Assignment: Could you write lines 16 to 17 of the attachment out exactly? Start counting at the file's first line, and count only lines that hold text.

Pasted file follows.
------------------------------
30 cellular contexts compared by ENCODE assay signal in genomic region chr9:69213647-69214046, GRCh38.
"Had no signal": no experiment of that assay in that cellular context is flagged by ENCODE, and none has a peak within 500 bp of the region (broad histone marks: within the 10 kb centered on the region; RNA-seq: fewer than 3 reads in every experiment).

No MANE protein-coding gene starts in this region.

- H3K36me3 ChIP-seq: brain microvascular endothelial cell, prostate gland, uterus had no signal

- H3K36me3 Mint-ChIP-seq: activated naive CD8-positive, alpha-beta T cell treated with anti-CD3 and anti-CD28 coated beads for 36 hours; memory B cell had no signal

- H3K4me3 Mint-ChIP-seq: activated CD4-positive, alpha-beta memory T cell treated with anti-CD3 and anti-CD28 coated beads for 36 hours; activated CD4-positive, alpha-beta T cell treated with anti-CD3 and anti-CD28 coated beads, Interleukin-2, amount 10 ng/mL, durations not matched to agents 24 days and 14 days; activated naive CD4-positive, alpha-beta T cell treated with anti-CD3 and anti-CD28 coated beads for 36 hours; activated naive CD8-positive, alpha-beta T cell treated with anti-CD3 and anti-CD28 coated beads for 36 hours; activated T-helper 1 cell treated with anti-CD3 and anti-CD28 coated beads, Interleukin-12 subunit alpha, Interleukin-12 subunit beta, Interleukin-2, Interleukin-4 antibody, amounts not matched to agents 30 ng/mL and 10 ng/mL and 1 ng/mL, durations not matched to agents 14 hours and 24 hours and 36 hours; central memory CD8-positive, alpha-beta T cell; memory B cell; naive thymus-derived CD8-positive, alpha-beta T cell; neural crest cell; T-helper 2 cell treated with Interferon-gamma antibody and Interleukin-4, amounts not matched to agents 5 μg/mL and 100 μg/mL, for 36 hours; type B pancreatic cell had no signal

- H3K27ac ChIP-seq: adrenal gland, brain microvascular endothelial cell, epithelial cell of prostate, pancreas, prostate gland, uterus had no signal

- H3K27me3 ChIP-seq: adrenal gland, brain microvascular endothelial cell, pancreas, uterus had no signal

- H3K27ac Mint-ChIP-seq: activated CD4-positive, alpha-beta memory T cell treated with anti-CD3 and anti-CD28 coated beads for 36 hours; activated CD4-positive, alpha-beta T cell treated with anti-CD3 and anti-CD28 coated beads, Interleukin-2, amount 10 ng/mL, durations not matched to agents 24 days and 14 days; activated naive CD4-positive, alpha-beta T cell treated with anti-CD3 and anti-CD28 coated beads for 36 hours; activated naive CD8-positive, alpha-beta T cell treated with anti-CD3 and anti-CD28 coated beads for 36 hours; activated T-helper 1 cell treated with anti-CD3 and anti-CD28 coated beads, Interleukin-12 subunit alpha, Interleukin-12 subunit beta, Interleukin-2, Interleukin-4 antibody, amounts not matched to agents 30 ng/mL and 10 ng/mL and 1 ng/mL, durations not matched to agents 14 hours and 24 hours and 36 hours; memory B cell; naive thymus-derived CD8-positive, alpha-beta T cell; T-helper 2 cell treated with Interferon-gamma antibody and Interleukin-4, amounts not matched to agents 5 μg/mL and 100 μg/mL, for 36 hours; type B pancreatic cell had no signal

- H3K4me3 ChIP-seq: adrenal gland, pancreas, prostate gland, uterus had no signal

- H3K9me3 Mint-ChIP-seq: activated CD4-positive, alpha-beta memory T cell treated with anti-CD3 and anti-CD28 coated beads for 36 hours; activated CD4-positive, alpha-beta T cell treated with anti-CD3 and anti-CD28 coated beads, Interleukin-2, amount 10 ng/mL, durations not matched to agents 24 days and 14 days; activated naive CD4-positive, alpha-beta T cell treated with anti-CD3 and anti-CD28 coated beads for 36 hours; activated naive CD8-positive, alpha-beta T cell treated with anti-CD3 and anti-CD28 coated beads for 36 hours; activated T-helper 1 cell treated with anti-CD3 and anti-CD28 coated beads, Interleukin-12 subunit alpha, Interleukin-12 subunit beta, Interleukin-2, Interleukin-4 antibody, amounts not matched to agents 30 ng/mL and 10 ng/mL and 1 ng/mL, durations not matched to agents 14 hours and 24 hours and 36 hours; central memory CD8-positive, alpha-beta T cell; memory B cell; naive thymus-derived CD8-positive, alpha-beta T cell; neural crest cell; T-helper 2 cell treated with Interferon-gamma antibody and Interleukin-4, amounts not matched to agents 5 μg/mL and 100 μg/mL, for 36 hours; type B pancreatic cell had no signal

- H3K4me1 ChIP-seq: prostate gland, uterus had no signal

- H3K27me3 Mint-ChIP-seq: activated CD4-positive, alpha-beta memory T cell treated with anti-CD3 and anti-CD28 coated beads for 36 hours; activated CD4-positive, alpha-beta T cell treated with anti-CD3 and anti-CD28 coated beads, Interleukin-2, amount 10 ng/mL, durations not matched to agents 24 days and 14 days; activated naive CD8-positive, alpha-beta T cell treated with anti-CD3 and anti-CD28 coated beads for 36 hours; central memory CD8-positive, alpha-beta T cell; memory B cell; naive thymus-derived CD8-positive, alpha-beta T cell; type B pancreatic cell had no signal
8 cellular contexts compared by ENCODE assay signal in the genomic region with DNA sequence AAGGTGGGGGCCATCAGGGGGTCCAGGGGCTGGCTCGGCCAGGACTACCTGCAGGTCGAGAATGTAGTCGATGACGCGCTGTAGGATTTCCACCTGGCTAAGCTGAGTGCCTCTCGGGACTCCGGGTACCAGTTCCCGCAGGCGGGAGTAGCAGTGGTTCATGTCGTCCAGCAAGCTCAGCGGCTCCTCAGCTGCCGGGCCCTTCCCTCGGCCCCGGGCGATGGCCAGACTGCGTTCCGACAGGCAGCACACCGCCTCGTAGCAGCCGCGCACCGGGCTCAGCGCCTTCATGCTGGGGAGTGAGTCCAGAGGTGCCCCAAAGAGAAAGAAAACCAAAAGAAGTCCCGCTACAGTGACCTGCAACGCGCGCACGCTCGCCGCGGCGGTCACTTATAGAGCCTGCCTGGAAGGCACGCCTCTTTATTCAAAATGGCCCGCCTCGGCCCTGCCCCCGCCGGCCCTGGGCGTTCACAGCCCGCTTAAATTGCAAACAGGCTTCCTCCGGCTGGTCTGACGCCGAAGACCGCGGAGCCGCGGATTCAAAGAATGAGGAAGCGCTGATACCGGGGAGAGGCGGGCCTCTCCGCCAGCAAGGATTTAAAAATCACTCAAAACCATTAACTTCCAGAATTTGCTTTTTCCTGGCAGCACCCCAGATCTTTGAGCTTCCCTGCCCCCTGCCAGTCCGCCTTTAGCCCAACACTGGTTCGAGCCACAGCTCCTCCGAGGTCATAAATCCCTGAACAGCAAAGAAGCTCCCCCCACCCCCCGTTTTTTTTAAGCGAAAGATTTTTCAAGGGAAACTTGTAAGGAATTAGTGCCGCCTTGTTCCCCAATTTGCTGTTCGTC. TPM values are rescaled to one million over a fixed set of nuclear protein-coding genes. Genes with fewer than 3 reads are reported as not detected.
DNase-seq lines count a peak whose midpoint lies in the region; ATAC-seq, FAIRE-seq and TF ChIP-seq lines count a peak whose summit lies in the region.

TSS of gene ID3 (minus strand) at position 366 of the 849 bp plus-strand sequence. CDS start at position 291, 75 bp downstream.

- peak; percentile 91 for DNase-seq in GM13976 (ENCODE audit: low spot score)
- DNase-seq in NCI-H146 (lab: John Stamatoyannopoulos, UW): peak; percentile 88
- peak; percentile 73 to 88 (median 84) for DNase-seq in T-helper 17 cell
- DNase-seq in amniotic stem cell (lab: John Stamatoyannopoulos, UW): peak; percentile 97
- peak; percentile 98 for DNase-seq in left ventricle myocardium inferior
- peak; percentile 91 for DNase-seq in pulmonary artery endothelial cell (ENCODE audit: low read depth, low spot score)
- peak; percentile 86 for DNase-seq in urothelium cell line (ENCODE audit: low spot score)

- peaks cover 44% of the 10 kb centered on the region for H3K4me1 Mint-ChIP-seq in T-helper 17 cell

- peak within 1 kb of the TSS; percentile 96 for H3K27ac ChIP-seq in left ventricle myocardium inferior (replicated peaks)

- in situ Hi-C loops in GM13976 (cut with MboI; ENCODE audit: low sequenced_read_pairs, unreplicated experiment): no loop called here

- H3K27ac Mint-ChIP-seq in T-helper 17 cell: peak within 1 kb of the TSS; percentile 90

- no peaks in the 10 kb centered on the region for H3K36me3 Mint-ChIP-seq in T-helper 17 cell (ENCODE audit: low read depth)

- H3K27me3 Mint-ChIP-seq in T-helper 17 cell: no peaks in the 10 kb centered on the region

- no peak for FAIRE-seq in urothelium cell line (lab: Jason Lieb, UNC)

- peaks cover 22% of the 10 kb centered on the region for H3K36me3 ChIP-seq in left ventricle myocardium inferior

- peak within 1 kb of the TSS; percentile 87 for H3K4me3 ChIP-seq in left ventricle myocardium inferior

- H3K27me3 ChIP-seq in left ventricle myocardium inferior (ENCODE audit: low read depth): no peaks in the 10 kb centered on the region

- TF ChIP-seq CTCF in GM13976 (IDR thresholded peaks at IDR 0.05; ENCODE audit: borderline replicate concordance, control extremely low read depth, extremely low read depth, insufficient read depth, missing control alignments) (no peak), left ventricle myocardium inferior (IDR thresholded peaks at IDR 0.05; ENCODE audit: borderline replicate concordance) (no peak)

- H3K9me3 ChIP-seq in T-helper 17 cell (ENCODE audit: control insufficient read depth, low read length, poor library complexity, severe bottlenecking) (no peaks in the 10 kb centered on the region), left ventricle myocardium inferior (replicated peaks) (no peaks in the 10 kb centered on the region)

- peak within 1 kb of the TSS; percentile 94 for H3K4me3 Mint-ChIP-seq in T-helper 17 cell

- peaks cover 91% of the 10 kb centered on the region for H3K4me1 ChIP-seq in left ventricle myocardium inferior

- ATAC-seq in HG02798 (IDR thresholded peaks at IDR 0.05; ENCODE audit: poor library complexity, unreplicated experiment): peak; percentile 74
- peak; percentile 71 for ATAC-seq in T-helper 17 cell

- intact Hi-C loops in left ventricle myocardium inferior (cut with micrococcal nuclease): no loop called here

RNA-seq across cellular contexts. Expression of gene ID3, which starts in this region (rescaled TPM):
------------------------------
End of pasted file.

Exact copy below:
TSS of gene ID3 (minus strand) at position 366 of the 849 bp plus-strand sequence. CDS start at position 291, 75 bp downstream.

- peak; percentile 91 for DNase-seq in GM13976 (ENCODE audit: low spot score)